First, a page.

The first time I heard about astronomer Tycho Brahe’s extravagant life was on comedian Dan Telfer’s album “Tendrils of Ruin.” Telfer covers the gamut of Brahe’s eccentricities: an enslaved psychic jester named Jepp, a pet elk that got drunk and died falling down a set of stairs, and of course, a mathematical sword duel resulting in the loss of Brahe’s nose… which was later replaced by a gold prosthetic.
Brahe’s unusual lifestyle appeals to us because from our modern vantage point it’s comical, like the ridiculous characters we follow on reality television. Actually being around him when he charged into math battle or refused to urinate probably wasn’t all that charming. However, despite his idiosyncrasies, Brahe’s persistence and inventions changed how we understand the world. For a moment, let’s ignore his screwball antics and take a closer look at what made him a genius.
Brahe’s observations in astronomy were crucial in establishing something we all accept as a common sense, outer space can change. Brahe noted the existence of a new star and a comet, explaining that both were “above” the moon. Up until then, most assumed that “the heavens” were immutable. But Brahe showed that astral bodies could not only move, but fade from existence.
While this was an amazing revelation, it was probably a sobering one as well, even for someone as brash as Brahe. Convincing Danish King Frederick II that further scientific knowledge was important to the future of Denmark and Norway, Brahe was awarded the island of Hven and the funding to build his own observatory.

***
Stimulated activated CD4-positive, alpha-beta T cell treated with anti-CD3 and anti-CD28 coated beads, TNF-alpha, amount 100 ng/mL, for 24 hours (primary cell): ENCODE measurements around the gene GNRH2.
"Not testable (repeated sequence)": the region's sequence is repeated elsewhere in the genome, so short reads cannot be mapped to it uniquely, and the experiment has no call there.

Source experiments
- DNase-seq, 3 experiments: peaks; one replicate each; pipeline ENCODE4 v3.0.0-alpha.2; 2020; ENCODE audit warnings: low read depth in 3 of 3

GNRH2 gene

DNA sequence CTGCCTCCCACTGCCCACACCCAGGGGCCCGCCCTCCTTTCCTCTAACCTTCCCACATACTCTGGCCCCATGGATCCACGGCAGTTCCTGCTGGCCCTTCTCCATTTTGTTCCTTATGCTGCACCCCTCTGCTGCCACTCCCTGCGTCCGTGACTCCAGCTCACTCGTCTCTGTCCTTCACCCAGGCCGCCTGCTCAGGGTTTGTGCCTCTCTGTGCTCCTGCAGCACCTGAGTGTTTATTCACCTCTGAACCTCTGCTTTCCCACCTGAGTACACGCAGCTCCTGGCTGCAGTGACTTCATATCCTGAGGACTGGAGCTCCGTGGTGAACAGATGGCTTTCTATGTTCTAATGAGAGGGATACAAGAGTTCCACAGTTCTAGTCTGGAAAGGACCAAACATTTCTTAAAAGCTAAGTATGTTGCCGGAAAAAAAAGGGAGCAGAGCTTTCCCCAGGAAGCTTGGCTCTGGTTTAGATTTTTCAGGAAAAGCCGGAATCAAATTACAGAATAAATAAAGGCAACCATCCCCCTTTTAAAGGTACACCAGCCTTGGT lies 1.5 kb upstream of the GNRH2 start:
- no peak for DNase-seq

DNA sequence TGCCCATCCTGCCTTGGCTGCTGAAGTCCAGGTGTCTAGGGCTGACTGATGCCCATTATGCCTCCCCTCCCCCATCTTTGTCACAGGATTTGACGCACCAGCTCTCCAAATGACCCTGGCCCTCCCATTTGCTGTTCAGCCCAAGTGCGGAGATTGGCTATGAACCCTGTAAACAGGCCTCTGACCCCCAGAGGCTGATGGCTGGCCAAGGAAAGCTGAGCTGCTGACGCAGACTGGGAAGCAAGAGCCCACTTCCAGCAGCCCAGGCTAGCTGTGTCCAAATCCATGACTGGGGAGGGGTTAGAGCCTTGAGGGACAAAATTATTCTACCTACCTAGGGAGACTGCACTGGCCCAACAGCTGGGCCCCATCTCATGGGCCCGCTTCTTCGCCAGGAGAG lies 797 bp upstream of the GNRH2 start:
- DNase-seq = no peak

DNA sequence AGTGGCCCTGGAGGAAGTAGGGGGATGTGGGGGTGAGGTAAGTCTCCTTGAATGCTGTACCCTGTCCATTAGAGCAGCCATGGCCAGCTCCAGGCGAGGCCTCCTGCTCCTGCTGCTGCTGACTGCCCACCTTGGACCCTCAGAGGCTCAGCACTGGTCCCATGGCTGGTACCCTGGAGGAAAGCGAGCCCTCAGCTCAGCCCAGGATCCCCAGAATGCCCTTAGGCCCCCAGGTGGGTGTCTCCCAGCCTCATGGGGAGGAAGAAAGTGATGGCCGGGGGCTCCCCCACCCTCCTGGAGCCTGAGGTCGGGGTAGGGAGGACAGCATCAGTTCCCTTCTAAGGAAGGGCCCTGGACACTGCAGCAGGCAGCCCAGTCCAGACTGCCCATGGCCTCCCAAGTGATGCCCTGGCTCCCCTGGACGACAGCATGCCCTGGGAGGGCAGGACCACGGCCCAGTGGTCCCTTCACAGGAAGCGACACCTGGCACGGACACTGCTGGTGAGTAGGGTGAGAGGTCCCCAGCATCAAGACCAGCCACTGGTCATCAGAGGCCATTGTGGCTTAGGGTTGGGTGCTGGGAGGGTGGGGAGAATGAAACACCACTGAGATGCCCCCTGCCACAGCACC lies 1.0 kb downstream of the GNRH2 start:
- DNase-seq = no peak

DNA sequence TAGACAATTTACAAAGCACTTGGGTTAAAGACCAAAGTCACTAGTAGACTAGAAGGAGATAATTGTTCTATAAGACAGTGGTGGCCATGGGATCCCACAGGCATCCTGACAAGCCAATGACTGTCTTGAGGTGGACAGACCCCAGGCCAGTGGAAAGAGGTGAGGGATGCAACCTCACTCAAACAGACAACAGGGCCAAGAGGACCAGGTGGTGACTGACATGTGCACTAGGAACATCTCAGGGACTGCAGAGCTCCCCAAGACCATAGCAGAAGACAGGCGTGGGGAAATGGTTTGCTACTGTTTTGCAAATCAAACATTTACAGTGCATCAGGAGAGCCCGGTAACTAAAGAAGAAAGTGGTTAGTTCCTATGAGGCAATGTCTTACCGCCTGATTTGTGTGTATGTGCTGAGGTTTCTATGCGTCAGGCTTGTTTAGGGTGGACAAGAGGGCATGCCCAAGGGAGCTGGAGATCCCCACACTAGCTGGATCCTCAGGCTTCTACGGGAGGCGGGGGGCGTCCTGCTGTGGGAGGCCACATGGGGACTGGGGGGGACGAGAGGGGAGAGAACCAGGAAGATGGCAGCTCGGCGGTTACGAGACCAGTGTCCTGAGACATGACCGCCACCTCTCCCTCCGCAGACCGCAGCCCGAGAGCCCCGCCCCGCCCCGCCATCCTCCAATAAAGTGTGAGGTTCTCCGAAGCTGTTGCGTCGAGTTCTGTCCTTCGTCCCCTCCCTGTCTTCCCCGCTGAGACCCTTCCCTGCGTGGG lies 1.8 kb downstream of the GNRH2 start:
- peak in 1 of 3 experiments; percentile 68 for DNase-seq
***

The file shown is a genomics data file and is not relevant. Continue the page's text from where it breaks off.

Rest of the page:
Called “Uraniborg,” Tycho’s lab doubled as his home. He designed everything from the geometric layout of the garden, to a great mural quadrant designed to measure the arc height above the horizon. He eventually built a second observatory on Hven called “Stjerneborg.” This was partially underground to protect his instruments from gusts of wind. The island also housed a paper mill and printing facility so Brahe could closely oversee the production of his books. You can visit Hven today and see Brahe’s legacy still there. Sounds like a great vacation to me!
Brahe also designed and calibrated his own observational instruments. This was important since unlike other astronomers Brahe watched planetary bodies move through their orbits, not just in static position. Subsequently he discovered orbital anomalies that others had never noticed.
After his patron king died, Brahe had a falling out with Frederick’s son King Christian IV. He left Denmark and Uraniborg behind, settling in Prague until he died. For years there was speculation that Brahe had been murdered by mercury poisoning, but Dr. Jens Vellev dismissed this idea in 2012 after examining Brahe’s exhumed body.